Published: 06 November 1998
Analyst(s): Bruce Guptill , Tom Berg , Ken Bergstrom , Bill Redman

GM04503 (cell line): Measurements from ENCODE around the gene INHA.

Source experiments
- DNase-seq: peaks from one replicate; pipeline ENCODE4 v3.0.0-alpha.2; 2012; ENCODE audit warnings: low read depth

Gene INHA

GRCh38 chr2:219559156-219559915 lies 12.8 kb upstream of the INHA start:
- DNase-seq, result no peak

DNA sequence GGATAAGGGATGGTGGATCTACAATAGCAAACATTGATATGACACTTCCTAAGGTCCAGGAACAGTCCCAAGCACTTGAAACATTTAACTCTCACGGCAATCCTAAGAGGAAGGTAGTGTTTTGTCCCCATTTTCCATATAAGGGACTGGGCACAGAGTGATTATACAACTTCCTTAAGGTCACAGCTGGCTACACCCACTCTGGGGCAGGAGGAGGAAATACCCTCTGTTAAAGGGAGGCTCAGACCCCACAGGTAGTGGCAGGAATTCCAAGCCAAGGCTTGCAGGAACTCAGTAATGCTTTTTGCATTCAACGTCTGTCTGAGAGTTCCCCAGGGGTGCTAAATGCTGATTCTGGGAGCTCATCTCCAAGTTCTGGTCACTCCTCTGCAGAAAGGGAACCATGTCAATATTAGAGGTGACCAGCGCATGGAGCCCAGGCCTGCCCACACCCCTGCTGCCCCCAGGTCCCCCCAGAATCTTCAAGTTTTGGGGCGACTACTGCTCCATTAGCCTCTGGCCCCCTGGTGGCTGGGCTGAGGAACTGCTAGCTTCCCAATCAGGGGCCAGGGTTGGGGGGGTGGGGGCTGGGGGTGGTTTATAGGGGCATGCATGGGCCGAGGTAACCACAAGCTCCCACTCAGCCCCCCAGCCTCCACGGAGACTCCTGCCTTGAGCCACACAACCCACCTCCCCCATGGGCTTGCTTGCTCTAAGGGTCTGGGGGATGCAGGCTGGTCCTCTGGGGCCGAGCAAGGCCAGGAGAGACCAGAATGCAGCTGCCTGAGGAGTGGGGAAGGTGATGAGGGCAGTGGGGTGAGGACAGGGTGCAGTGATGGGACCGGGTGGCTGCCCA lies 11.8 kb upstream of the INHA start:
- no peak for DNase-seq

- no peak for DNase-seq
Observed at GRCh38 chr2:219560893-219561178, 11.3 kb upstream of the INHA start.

Until the 1990s, the world of data-center technology has been driven primarily by hardware vendors. The purchase of the machine was the first order of business; the software to run the machine was installed; and, people were trained to operate it. This paradigm influenced the way IT budgets were established, data centers were built, applications developed, IS organizations staffed and how services eventually were charged back to the lines of business. During the past three to five years, GartnerMeasurement has seen substantial movement toward converging technologies, especially in the mainframe vs. midrange arenas. The advent of less-expensive, more-powerful, yet smaller mainframes with CMOS (complementary metal-oxide semiconductor) chips and the promised scalability of Unix have been driving the forces behind this movement. Other drivers have been corporate pressures for staffing reductions and the obvious economies of scale possible by centralizing operations for the management of diverse technology platforms. The traditional mainframe data center was a haven of security for operations managers. Tried-and-true methods of managing diverse application environments in a homogeneous architecture, coupled with other key management functions (e.g., storage management, capacity planning and performance levels), gave those managers confidence to be able to report performance proficiency. Another part of the traditional data center managed the centralized midrange servers. At the same time, business units began to see the productivity enhancements and cost-savings potential by moving applications away from the mainframe. Those platforms began as file-and-print servers, workgroup applications platforms and delivery engines for electronic mail. They now are relied on to deliver more-critical business functions. As the number of those distributed platforms grew, business units began pushing them back to the data center to be managed; and the role of the traditional data...
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